Long vs Short Text in Ads | EP 201

When to Write a Lot vs a Little in Marketing 

 

Long copy versus short copy. Which one is more effective and persuasive?

 

The truth is, there is no winner when it comes to long versus short copy. The thing to consider is the situation that you’re in or the medium that you’re marketing on.

 

Long-form copy sends the message that you’ve got something important to say, even if people don’t read all of your copy. […] people are likely to make the conclusion that you’re an authority on a specific topic the longer your text is.  

 

– – Episode Highlights – –

 

Not All Marketing Platforms Are Created Equal

Let’s say you’re going to create a brochure, postcard or a poster for your music school. Short-form copy would be the likely choice in this setting.  In any medium where people are going to be glancing just for a second at your content, you want to keep it short and sweet.

 

Long-form copy sends the message that you’ve got something important to say, even if people don’t read all of your copy. Many won’t, but people are likely to make the conclusion that you’re an authority on a specific topic the longer your text is.  

 

1. Make Your Writing Engaging and Captivating

You’ve got something important to say. Now, you don’t want to write long-form sales copy just for the sake of having a long-form copy. You want to make sure that what you’re writing is good, engaging, and captivating.

 

Musical growth is an ongoing series of challenges and accomplishments. It’s great to talk about how music lessons help kids feel confident, but get specific about it.

 

2. Avoid Fluff

There’s nothing worse than somebody making that commitment to read more than a paragraph of your copy, and as they dig into it they begin to feel like what you’re saying is repetitive or just fluff.

 

If you bury your lede, you’ll pay a dear price for it.

 

3. Captivating Headlines

Music school owners can take a good lesson from journalism. When it comes to writing for a newspaper, a writer would want to open up with a strong statement that’s going to grab the reader.

 

Typically, the first sentence or two in a newspaper article makes good on the promise. When it comes to a newspaper article, it is the headline that draws you in. It captures your attention. You only read the article because you’re curious and you want to find out more about what’s behind this headline.

 

4. Hook But Don’t Bury

One of the greatest sins in journalism is called burying the lede. If you bury your lede, you’ll pay a dear price for it. The lede is the most compelling and most captivating aspect of what you’re writing about, so you want to avoid warming the reader up to your most captivating idea. You want to come right out on it.

 

5. Apply This Trick From The Beatles

Think of it in terms of songwriting, where a song typically has a hook or some sort of melodic and lyrical refrain. When writing sales and marketing copy you ideally want to come out on a hook. The Beatles were notorious for opening their songs on a hook. Just think of the song “She Love’s You.” A hook in both marketing and in music is a great way to pull the reader or listener in.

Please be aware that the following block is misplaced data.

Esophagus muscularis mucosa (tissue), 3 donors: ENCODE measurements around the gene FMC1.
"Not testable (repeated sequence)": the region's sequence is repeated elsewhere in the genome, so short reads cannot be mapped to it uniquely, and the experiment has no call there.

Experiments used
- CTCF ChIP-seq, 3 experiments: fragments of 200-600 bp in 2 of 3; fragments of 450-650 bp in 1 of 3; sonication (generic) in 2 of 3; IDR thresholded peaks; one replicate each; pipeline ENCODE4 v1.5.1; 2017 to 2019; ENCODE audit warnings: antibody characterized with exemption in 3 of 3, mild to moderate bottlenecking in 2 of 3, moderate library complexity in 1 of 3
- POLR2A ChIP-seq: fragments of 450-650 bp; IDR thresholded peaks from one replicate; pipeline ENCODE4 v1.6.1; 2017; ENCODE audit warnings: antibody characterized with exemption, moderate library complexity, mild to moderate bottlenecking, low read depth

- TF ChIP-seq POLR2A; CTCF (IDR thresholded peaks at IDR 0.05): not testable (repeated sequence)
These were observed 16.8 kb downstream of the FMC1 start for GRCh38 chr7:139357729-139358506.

Whatever you’re writing, whether it’s a short or long-form copy, should be the most captivating and compelling aspect of what you write. Then after your lede and your first paragraph, you can begin to flesh out the benefits or the transformation that a child’s going to experience.

 

After that, you want to get into the details of what’s involved with your music lessons. That’s only with the long-form copy.

 

Your Copy Can Help with Your SEO

Let’s take a moment to look at where and when is a good place to use long-form copy. Facebook ads—that’s great! How about a landing page on your website? Long-form copy for sure. Long form copy on a landing page. and on your website is also helping cue Google as to what’s on the page.

 

Content is King

Quick aside, I’ve seen a lot of music schools where it feels to me like they are writing more for Google than they are for their readers. You always want to focus on engaging the reader first. Once you’re done with your writing, go back and look at what are your focus keywords for SEO and see how you can weave those into your copy.

 

Facebook Ads

Writing for Facebook ads is especially challenging, but I also find it fun. In a Facebook ad your text is going to cut off after 2-3 lines and the ad will prompt the reader to click a “Read more” button so they can see all of the copy.

 

You  want to make sure that everything before that “Read More” portion of the Facebook ad contains everything you need to say to capture the reader’s attention. The goal is to get them to simply click that Read More button.  

 

What to Do When Texts Get Clipped Off

When I’m writing a Facebook ad, I probably spend the majority of my time  trying to craft that first sentence or two. I’ll go into the Ads Manager to look at the different previews of the different ads and see how it’s going to display on people’s Facebook profiles, where that Read More feature appears, and how much of the text is coming through. I’m quite often cutting out words or changing that first sentence or two, factoring in at a certain point that the copy is going to get clipped off.

 

Seize Every Opportunity to Make an Impression